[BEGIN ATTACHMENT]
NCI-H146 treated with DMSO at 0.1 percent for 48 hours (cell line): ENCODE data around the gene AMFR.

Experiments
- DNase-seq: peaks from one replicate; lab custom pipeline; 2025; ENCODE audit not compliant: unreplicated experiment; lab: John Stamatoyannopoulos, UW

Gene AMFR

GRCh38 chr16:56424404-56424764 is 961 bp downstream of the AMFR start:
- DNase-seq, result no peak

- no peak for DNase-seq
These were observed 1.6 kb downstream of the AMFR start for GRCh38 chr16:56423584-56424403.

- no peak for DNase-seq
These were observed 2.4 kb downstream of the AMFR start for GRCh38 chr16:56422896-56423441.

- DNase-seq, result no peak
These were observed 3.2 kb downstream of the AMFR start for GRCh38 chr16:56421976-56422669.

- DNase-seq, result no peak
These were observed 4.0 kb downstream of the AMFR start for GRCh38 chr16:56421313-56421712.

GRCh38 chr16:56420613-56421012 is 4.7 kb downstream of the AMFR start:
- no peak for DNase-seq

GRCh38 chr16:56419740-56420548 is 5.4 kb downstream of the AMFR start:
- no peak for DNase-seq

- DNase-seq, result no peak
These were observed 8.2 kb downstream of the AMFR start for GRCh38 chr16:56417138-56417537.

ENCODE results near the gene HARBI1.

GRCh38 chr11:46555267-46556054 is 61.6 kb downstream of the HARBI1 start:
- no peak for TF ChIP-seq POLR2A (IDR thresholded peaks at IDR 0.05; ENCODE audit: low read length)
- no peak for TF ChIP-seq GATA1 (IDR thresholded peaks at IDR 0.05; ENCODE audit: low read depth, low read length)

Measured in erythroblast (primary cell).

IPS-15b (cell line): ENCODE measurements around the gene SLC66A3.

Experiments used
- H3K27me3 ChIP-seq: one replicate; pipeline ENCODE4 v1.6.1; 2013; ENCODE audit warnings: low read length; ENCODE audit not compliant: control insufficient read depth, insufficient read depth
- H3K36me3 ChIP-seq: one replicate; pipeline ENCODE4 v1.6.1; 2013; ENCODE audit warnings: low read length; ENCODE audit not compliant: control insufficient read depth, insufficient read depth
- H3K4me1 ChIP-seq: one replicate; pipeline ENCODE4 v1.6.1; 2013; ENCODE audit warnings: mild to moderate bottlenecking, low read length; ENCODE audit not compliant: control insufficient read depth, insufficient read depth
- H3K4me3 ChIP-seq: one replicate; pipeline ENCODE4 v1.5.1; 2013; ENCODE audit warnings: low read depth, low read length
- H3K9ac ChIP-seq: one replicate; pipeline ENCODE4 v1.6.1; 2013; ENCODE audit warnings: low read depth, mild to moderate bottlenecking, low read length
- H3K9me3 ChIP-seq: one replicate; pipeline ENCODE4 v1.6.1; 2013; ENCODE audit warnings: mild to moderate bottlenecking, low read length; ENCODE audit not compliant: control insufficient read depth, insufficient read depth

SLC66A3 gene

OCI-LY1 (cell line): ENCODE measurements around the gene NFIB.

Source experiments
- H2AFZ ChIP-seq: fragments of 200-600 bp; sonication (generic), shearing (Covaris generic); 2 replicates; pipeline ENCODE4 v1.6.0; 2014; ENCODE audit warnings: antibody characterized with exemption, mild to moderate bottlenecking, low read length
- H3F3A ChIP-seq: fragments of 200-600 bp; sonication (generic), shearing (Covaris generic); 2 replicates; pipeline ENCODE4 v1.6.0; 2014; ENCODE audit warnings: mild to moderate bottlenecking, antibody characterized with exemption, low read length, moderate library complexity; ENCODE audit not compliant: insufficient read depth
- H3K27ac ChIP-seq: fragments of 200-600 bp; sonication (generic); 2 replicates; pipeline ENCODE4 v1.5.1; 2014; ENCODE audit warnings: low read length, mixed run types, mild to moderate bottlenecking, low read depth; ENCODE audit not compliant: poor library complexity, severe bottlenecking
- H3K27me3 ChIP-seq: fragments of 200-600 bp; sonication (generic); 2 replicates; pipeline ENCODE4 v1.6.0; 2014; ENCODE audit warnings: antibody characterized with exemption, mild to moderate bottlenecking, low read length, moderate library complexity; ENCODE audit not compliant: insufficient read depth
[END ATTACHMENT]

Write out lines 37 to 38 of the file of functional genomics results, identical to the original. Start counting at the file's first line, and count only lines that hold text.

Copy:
- H2AFZ ChIP-seq: fragments of 200-600 bp; sonication (generic), shearing (Covaris generic); 2 replicates; pipeline ENCODE4 v1.6.0; 2014; ENCODE audit warnings: antibody characterized with exemption, mild to moderate bottlenecking, low read length
- H3F3A ChIP-seq: fragments of 200-600 bp; sonication (generic), shearing (Covaris generic); 2 replicates; pipeline ENCODE4 v1.6.0; 2014; ENCODE audit warnings: mild to moderate bottlenecking, antibody characterized with exemption, low read length, moderate library complexity; ENCODE audit not compliant: insufficient read depth